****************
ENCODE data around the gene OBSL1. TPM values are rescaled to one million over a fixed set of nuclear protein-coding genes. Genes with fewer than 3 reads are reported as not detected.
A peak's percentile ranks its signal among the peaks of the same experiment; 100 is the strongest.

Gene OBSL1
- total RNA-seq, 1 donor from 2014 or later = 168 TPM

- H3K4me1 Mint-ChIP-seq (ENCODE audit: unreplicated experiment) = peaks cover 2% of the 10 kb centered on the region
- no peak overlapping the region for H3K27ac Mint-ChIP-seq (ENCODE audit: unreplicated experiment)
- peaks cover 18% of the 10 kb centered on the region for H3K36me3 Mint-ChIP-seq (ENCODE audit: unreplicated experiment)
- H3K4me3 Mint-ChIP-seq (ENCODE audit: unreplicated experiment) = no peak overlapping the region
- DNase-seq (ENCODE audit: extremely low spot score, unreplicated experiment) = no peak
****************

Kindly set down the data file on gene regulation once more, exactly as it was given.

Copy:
ENCODE data around the gene OBSL1. TPM values are rescaled to one million over a fixed set of nuclear protein-coding genes. Genes with fewer than 3 reads are reported as not detected.
A peak's percentile ranks its signal among the peaks of the same experiment; 100 is the strongest.

Gene OBSL1
- total RNA-seq, 1 donor from 2014 or later = 168 TPM

- H3K4me1 Mint-ChIP-seq (ENCODE audit: unreplicated experiment) = peaks cover 2% of the 10 kb centered on the region
- no peak overlapping the region for H3K27ac Mint-ChIP-seq (ENCODE audit: unreplicated experiment)
- peaks cover 18% of the 10 kb centered on the region for H3K36me3 Mint-ChIP-seq (ENCODE audit: unreplicated experiment)
- H3K4me3 Mint-ChIP-seq (ENCODE audit: unreplicated experiment) = no peak overlapping the region
- DNase-seq (ENCODE audit: extremely low spot score, unreplicated experiment) = no peak